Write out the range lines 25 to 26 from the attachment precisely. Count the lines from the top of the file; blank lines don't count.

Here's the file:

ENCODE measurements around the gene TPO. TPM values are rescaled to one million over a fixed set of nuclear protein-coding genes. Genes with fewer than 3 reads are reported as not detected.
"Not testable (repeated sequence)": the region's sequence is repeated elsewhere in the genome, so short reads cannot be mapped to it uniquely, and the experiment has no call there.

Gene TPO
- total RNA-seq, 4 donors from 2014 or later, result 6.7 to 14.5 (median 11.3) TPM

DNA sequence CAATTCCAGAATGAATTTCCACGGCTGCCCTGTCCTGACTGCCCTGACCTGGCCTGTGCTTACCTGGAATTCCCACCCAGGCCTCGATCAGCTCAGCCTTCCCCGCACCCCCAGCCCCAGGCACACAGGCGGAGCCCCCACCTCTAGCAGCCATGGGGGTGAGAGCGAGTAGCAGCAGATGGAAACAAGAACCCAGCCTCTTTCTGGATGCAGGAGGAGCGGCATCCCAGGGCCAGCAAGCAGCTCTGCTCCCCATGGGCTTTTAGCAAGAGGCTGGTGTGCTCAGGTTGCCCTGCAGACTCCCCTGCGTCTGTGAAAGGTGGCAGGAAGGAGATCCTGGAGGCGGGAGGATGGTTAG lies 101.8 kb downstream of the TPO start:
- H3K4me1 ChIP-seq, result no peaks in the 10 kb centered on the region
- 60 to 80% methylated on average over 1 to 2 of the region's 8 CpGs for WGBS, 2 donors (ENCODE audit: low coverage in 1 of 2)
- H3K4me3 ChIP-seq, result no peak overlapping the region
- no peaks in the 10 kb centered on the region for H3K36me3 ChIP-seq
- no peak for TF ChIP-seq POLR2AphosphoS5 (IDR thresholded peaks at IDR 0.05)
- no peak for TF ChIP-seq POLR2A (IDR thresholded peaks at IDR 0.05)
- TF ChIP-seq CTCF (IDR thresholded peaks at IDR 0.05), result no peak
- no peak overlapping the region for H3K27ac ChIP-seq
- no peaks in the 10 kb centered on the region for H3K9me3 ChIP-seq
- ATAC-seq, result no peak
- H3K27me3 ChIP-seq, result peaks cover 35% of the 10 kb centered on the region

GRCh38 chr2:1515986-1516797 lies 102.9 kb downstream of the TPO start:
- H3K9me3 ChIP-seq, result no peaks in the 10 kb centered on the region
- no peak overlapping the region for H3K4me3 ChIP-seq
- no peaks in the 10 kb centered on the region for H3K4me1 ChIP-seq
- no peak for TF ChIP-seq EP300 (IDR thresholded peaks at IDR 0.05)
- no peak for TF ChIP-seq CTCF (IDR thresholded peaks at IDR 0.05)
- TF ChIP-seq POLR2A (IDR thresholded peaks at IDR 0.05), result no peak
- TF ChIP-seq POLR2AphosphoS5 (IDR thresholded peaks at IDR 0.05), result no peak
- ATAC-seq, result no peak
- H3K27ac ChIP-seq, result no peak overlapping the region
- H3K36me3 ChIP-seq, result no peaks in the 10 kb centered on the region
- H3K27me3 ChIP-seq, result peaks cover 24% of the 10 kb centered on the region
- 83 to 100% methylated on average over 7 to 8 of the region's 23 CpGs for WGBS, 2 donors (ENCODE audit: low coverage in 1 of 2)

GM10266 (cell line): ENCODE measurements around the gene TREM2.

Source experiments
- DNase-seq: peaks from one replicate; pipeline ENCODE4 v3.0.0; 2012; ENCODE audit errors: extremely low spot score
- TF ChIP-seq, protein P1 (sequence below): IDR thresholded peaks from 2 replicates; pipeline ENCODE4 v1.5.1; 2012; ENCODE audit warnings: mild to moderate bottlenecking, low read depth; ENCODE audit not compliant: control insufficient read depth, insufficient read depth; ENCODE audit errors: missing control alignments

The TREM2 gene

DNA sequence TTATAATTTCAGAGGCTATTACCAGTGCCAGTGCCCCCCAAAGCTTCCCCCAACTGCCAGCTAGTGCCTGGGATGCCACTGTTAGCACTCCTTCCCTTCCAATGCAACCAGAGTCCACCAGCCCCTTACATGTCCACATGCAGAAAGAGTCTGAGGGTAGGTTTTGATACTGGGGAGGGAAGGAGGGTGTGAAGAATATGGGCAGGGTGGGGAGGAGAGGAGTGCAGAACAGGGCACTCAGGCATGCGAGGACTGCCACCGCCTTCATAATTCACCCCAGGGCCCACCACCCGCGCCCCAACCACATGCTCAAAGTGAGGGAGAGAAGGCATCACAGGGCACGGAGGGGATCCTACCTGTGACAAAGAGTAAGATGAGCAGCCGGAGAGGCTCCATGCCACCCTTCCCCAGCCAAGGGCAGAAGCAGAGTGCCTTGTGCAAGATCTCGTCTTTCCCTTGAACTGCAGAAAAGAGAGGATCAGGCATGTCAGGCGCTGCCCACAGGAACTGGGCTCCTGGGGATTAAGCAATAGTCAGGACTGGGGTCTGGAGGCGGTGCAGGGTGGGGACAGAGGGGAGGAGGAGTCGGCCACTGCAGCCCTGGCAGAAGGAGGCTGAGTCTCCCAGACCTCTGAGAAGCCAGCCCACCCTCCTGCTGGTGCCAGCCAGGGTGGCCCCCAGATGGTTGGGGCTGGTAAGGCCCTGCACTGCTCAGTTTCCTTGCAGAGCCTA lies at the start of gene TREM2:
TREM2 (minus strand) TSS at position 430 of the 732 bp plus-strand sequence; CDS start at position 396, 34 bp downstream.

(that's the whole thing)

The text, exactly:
- ATAC-seq, result no peak
- H3K27ac ChIP-seq, result no peak overlapping the region